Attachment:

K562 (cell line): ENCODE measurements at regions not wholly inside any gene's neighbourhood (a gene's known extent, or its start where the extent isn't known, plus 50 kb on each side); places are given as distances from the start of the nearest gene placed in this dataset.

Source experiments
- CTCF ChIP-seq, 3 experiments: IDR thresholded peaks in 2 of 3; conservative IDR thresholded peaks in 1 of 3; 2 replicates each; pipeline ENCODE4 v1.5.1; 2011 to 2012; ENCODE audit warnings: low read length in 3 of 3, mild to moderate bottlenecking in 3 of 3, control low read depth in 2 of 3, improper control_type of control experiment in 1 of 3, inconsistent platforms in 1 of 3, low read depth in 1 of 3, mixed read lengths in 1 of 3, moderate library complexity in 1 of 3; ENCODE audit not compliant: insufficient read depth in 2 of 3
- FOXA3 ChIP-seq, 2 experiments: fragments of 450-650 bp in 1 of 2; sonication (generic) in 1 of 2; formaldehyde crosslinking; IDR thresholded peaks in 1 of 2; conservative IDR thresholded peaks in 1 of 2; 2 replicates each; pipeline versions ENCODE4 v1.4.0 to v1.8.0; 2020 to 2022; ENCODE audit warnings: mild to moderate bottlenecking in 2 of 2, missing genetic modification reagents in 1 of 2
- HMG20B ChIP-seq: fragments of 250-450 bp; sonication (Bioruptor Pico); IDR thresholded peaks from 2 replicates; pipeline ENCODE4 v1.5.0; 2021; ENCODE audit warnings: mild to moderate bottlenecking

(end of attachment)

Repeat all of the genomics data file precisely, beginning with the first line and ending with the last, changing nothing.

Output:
K562 (cell line): ENCODE measurements at regions not wholly inside any gene's neighbourhood (a gene's known extent, or its start where the extent isn't known, plus 50 kb on each side); places are given as distances from the start of the nearest gene placed in this dataset.

Source experiments
- CTCF ChIP-seq, 3 experiments: IDR thresholded peaks in 2 of 3; conservative IDR thresholded peaks in 1 of 3; 2 replicates each; pipeline ENCODE4 v1.5.1; 2011 to 2012; ENCODE audit warnings: low read length in 3 of 3, mild to moderate bottlenecking in 3 of 3, control low read depth in 2 of 3, improper control_type of control experiment in 1 of 3, inconsistent platforms in 1 of 3, low read depth in 1 of 3, mixed read lengths in 1 of 3, moderate library complexity in 1 of 3; ENCODE audit not compliant: insufficient read depth in 2 of 3
- FOXA3 ChIP-seq, 2 experiments: fragments of 450-650 bp in 1 of 2; sonication (generic) in 1 of 2; formaldehyde crosslinking; IDR thresholded peaks in 1 of 2; conservative IDR thresholded peaks in 1 of 2; 2 replicates each; pipeline versions ENCODE4 v1.4.0 to v1.8.0; 2020 to 2022; ENCODE audit warnings: mild to moderate bottlenecking in 2 of 2, missing genetic modification reagents in 1 of 2
- HMG20B ChIP-seq: fragments of 250-450 bp; sonication (Bioruptor Pico); IDR thresholded peaks from 2 replicates; pipeline ENCODE4 v1.5.0; 2021; ENCODE audit warnings: mild to moderate bottlenecking